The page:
10.4 C
London
Tuesday, September 27, 2022

Netflix Settles ‘Queen’s Gambit’ Libel Case Filed by Soviet Chess Grandmaster

Must read

Biden’s student loan cancellation plan will cost $400 billion, Congressional Budget Office estimates

WASHINGTON — President Joe Biden's plan to forgive $10,000 in federal student debt to most borrowers will cost the government about $400 billion, the...

Meta wants you to create more Instagram and Facebook accounts and jump between them easily • londonbusinessblog.com

Meta is working on making it easier for users to switch between Facebook and Instagram accounts via a new profile switching tool. Anyone using either...

Cloudflare rolls out new mobile services to secure employees’ smartphones • londonbusinessblog.com

To get a roundup of londonbusinessblog.com's biggest and most important stories delivered to your inbox every day at 3 p.m. PDT, subscribe here. Good morning,...

Fintech Thriday Raises $6 Million Pre-Series A Led by NAB Ventures

Thriday, a small business financial management platform, has raised $6 million in a pre-Series A. The round was led by NAB Ventures, the investment bank's...
Shreya Christinahttps://londonbusinessblog.com
Shreya has been with londonbusinessblog.com for 3 years, writing copy for client websites, blog posts, EDMs and other mediums to engage readers and encourage action. By collaborating with clients, our SEO manager and the wider londonbusinessblog.com team, Shreya seeks to understand an audience before creating memorable, persuasive copy.

Netflix has agreed to settle a lawsuit filed by a Georgian chess master who alleged she was defamed in an episode of “The Queen’s Gambit.”

Nona Gaprindashvili argued that her performance was discredited when a chess announcer on the Netflix series falsely stated that she had “never dealt with men”. In fact, in 1968, the year the series was set, Gaprindashvili had encountered 59 male competitors.

Netflix had tried to have the lawsuit dismissed, alleging that the show’s creators were broadly licensed under the First Amendment. But in January, a federal judge rejected that argument, stating that fictional works are not immune from lawsuits if they defame real people.

Netflix appealed the ruling to the 9th Circuit Court of Appeals, but the case was dismissed on Tuesday.

“The parties are pleased that the matter has been resolved,” said attorney Alexander Rufus-Isaacs, who represented Gaprindashvili.

The terms of the settlement have not been disclosed. A Netflix spokesperson also said, “We are pleased that the matter has been resolved.”

Anya Taylor-Joy as Beth Harmon in ‘The Queen’s Gambit’.Charlie Gray / Netflix

“The Queen’s Gambit” portrays Beth Harmon, a fictional American who becomes an international chess champion. In the final episode, Harmon defeats a male competitor at a tournament in Moscow. An announcer explains that her opponent has underestimated her. “The only unusual thing about her is actually her gender. And even that is not unique in Russia. There is Nona Gaprindashvili, but she is the female world champion and has never dealt with men.”

Gaprindashvili, now 81, argued the reference was “grossly sexist and disparaging”.

Netflix argued that the reference was intended to recognize Gaprindashvili, not to belittle her. The series employed two chess experts to get the details correct.

The streamer also relied on a 2018 ruling in the California Court of Appeals with the FX show ‘Feud’. In that case, Olivia de Havilland claimed she had been wrongly portrayed as a “vulgar gossip.” The appeals court sided with FX, finding that creators have a right to interpret history and that real subjects have no veto power over how they are portrayed.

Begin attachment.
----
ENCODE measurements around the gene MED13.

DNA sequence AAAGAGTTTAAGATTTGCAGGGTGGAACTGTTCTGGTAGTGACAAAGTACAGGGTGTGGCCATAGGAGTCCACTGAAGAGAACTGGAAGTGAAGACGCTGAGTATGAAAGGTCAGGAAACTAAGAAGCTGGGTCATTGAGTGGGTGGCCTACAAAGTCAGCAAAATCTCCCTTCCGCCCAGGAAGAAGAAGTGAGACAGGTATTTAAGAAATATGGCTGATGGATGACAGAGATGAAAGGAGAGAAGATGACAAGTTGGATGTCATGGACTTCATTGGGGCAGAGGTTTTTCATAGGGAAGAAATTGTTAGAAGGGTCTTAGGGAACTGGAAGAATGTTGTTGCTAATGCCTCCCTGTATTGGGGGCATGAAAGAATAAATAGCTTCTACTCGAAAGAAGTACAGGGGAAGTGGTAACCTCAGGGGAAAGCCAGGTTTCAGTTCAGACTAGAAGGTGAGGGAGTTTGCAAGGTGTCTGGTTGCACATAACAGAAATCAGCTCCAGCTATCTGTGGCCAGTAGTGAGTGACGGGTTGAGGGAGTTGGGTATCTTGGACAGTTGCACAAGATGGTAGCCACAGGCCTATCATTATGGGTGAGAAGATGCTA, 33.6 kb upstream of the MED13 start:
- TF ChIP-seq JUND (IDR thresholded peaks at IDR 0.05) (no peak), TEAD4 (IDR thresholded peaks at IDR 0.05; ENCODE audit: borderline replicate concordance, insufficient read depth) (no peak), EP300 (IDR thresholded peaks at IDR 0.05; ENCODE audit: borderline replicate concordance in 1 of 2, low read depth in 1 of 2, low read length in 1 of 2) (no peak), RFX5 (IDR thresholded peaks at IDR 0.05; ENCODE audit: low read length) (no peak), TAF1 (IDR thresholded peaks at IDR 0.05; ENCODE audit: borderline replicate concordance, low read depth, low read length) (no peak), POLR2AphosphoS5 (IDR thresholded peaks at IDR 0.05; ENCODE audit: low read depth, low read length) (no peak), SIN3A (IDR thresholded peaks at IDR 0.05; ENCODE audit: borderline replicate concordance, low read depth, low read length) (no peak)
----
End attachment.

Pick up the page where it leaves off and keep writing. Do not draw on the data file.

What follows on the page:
Nona Gaprindashvili, a Soviet-era chess grandmaster
Nona Gaprindashvili speaks in Tbilisi, Georgia in 2019. Irakli Gedenidze / Reuters via Alamy

However, in the Gaprindashvili case, US District Judge Virginia Phillips found that this does not mean that creators have an unfettered right to defame people.

“Netflix does not cite, and the Court is not aware of, cases where charges of defamation for the depiction of real persons in otherwise fictional works are excluded,” the judge wrote. “The fact that the series was a work of fiction does not insulate Netflix from liability for defamation if all elements of defamation are otherwise present.”

The settlement means the 9th Circuit won’t be able to decide — at least for now — on where to draw the line when portraying real people in fictional works.

More articles

LEAVE A REPLY

Please enter your comment!
Please enter your name here

Latest article

Biden’s student loan cancellation plan will cost $400 billion, Congressional Budget Office estimates

WASHINGTON — President Joe Biden's plan to forgive $10,000 in federal student debt to most borrowers will cost the government about $400 billion, the...

Meta wants you to create more Instagram and Facebook accounts and jump between them easily • londonbusinessblog.com

Meta is working on making it easier for users to switch between Facebook and Instagram accounts via a new profile switching tool. Anyone using either...

Cloudflare rolls out new mobile services to secure employees’ smartphones • londonbusinessblog.com

To get a roundup of londonbusinessblog.com's biggest and most important stories delivered to your inbox every day at 3 p.m. PDT, subscribe here. Good morning,...

Fintech Thriday Raises $6 Million Pre-Series A Led by NAB Ventures

Thriday, a small business financial management platform, has raised $6 million in a pre-Series A. The round was led by NAB Ventures, the investment bank's...

This job seeker went viral because she printed her resume on a cake

The resume ended on a cake, but the friendship that resulted is freshly baked. Courtesy topic The pie resume that went viral on LinkedIn On September 2,...